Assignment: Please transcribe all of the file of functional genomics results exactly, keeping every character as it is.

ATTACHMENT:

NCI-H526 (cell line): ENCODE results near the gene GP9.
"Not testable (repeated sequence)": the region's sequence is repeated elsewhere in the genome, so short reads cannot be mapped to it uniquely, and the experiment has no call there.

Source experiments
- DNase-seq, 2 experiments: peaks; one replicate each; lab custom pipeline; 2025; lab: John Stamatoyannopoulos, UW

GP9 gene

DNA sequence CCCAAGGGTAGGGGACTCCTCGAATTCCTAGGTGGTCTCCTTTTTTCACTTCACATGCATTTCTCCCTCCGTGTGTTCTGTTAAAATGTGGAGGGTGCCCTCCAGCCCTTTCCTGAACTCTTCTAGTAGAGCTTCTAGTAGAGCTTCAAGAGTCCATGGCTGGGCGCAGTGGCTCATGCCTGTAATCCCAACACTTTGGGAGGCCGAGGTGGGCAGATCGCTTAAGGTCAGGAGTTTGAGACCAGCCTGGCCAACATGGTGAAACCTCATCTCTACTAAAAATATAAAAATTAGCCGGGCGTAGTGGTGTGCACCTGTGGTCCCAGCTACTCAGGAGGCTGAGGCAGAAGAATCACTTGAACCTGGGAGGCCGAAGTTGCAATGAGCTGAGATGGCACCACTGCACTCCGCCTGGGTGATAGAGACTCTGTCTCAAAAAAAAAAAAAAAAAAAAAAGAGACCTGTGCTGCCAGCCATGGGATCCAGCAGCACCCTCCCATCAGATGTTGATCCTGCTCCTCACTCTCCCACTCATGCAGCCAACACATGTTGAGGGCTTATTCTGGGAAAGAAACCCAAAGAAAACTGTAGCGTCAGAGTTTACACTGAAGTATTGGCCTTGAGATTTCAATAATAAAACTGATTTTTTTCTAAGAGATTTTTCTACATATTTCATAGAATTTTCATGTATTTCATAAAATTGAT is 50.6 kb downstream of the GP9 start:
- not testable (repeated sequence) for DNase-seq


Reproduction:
NCI-H526 (cell line): ENCODE results near the gene GP9.
"Not testable (repeated sequence)": the region's sequence is repeated elsewhere in the genome, so short reads cannot be mapped to it uniquely, and the experiment has no call there.

Source experiments
- DNase-seq, 2 experiments: peaks; one replicate each; lab custom pipeline; 2025; lab: John Stamatoyannopoulos, UW

GP9 gene

DNA sequence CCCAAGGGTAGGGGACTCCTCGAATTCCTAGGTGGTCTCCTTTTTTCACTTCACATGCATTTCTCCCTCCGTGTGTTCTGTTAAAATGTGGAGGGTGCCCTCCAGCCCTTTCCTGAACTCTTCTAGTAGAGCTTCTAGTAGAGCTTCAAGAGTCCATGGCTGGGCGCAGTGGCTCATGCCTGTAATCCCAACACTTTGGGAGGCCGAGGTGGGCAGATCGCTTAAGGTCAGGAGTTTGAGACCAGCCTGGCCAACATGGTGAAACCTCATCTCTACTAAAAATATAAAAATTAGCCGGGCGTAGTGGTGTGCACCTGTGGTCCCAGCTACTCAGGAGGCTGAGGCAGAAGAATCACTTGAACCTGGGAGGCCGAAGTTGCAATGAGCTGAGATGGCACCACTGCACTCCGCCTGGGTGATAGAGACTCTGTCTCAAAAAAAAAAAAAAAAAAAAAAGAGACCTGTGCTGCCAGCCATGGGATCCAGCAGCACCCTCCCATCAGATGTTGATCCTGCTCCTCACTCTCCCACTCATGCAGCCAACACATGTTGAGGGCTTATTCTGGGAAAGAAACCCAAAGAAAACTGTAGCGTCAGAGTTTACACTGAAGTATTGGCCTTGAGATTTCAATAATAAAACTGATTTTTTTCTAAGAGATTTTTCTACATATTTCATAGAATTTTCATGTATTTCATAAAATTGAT is 50.6 kb downstream of the GP9 start:
- not testable (repeated sequence) for DNase-seq